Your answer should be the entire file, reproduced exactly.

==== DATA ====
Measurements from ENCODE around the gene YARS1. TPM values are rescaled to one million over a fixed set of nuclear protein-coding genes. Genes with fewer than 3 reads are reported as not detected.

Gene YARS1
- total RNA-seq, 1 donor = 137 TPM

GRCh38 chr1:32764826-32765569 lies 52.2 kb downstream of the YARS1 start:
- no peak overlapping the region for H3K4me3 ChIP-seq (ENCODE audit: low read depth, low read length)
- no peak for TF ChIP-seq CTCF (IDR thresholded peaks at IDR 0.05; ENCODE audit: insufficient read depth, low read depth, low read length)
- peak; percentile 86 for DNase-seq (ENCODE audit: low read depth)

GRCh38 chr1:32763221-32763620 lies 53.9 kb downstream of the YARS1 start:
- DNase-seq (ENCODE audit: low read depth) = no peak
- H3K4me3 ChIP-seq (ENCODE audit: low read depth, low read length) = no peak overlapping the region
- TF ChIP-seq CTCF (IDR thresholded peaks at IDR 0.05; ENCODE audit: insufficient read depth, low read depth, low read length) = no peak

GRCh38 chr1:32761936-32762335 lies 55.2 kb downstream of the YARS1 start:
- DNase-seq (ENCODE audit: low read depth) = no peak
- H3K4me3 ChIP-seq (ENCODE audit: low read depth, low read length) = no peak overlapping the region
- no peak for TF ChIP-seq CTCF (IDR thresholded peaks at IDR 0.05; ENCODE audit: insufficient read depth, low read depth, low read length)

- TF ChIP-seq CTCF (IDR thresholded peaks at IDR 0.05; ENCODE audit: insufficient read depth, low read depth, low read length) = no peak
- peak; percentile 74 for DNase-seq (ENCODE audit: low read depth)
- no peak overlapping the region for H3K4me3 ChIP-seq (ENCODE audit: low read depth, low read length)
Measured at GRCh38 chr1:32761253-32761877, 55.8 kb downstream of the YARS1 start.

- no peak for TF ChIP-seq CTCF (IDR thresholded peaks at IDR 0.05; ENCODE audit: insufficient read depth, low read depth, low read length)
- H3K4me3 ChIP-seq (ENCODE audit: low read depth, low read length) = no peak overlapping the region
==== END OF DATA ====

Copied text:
Measurements from ENCODE around the gene YARS1. TPM values are rescaled to one million over a fixed set of nuclear protein-coding genes. Genes with fewer than 3 reads are reported as not detected.

Gene YARS1
- total RNA-seq, 1 donor = 137 TPM

GRCh38 chr1:32764826-32765569 lies 52.2 kb downstream of the YARS1 start:
- no peak overlapping the region for H3K4me3 ChIP-seq (ENCODE audit: low read depth, low read length)
- no peak for TF ChIP-seq CTCF (IDR thresholded peaks at IDR 0.05; ENCODE audit: insufficient read depth, low read depth, low read length)
- peak; percentile 86 for DNase-seq (ENCODE audit: low read depth)

GRCh38 chr1:32763221-32763620 lies 53.9 kb downstream of the YARS1 start:
- DNase-seq (ENCODE audit: low read depth) = no peak
- H3K4me3 ChIP-seq (ENCODE audit: low read depth, low read length) = no peak overlapping the region
- TF ChIP-seq CTCF (IDR thresholded peaks at IDR 0.05; ENCODE audit: insufficient read depth, low read depth, low read length) = no peak

GRCh38 chr1:32761936-32762335 lies 55.2 kb downstream of the YARS1 start:
- DNase-seq (ENCODE audit: low read depth) = no peak
- H3K4me3 ChIP-seq (ENCODE audit: low read depth, low read length) = no peak overlapping the region
- no peak for TF ChIP-seq CTCF (IDR thresholded peaks at IDR 0.05; ENCODE audit: insufficient read depth, low read depth, low read length)

- TF ChIP-seq CTCF (IDR thresholded peaks at IDR 0.05; ENCODE audit: insufficient read depth, low read depth, low read length) = no peak
- peak; percentile 74 for DNase-seq (ENCODE audit: low read depth)
- no peak overlapping the region for H3K4me3 ChIP-seq (ENCODE audit: low read depth, low read length)
Measured at GRCh38 chr1:32761253-32761877, 55.8 kb downstream of the YARS1 start.

- no peak for TF ChIP-seq CTCF (IDR thresholded peaks at IDR 0.05; ENCODE audit: insufficient read depth, low read depth, low read length)
- H3K4me3 ChIP-seq (ENCODE audit: low read depth, low read length) = no peak overlapping the region